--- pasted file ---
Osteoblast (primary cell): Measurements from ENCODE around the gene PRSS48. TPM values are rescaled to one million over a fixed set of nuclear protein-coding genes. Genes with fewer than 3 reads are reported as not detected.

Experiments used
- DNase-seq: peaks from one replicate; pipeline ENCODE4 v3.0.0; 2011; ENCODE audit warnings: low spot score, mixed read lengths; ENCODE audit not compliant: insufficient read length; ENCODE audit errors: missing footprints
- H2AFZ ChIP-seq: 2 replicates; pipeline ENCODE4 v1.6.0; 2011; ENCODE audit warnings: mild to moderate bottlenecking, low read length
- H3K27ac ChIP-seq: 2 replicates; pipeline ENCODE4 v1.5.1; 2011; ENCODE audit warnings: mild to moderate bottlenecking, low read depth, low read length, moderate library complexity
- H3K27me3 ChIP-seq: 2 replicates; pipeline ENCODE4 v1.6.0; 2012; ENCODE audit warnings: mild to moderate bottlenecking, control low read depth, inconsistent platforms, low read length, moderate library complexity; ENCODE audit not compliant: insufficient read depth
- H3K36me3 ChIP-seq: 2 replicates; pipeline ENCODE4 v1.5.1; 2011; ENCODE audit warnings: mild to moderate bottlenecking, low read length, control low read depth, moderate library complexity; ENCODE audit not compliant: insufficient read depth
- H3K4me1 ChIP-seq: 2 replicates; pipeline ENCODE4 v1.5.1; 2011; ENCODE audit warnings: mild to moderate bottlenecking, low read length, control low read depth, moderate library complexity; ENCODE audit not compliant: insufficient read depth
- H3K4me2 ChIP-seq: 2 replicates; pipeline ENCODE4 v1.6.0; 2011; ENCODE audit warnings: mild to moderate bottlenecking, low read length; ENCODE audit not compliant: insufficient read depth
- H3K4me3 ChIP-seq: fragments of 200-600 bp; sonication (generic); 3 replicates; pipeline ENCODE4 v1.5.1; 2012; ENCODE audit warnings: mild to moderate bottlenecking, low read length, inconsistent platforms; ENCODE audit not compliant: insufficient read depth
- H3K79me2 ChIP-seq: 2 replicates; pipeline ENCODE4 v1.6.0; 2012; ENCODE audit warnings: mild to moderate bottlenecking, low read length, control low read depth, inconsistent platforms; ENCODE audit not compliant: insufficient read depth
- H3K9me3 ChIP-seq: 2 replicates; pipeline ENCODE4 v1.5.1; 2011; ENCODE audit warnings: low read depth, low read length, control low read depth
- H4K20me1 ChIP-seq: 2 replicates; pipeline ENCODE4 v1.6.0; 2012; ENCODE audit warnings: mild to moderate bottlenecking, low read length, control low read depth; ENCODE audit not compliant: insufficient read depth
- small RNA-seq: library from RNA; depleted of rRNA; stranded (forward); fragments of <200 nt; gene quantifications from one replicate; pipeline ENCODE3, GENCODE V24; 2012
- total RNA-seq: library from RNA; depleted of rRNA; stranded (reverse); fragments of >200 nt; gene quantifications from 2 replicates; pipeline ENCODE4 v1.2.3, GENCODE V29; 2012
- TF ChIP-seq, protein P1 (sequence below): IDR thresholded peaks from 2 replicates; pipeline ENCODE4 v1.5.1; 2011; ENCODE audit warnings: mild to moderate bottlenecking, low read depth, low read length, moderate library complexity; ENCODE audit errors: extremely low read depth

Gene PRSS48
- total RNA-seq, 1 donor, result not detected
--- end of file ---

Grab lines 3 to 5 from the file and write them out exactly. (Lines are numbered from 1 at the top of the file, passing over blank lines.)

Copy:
- DNase-seq: peaks from one replicate; pipeline ENCODE4 v3.0.0; 2011; ENCODE audit warnings: low spot score, mixed read lengths; ENCODE audit not compliant: insufficient read length; ENCODE audit errors: missing footprints
- H2AFZ ChIP-seq: 2 replicates; pipeline ENCODE4 v1.6.0; 2011; ENCODE audit warnings: mild to moderate bottlenecking, low read length
- H3K27ac ChIP-seq: 2 replicates; pipeline ENCODE4 v1.5.1; 2011; ENCODE audit warnings: mild to moderate bottlenecking, low read depth, low read length, moderate library complexity